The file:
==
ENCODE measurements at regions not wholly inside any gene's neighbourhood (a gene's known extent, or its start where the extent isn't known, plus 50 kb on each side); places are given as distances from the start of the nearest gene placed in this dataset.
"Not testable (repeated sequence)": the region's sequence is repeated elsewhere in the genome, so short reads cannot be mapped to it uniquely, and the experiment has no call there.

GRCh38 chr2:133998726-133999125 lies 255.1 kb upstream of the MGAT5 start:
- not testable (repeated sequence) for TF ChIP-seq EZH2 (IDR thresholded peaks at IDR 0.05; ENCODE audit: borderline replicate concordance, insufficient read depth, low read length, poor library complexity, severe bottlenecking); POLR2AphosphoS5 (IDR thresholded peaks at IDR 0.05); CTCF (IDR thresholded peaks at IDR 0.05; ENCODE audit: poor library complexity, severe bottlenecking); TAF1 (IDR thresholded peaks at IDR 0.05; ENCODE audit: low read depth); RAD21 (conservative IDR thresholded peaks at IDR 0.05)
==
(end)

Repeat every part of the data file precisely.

ENCODE measurements at regions not wholly inside any gene's neighbourhood (a gene's known extent, or its start where the extent isn't known, plus 50 kb on each side); places are given as distances from the start of the nearest gene placed in this dataset.
"Not testable (repeated sequence)": the region's sequence is repeated elsewhere in the genome, so short reads cannot be mapped to it uniquely, and the experiment has no call there.

GRCh38 chr2:133998726-133999125 lies 255.1 kb upstream of the MGAT5 start:
- not testable (repeated sequence) for TF ChIP-seq EZH2 (IDR thresholded peaks at IDR 0.05; ENCODE audit: borderline replicate concordance, insufficient read depth, low read length, poor library complexity, severe bottlenecking); POLR2AphosphoS5 (IDR thresholded peaks at IDR 0.05); CTCF (IDR thresholded peaks at IDR 0.05; ENCODE audit: poor library complexity, severe bottlenecking); TAF1 (IDR thresholded peaks at IDR 0.05; ENCODE audit: low read depth); RAD21 (conservative IDR thresholded peaks at IDR 0.05)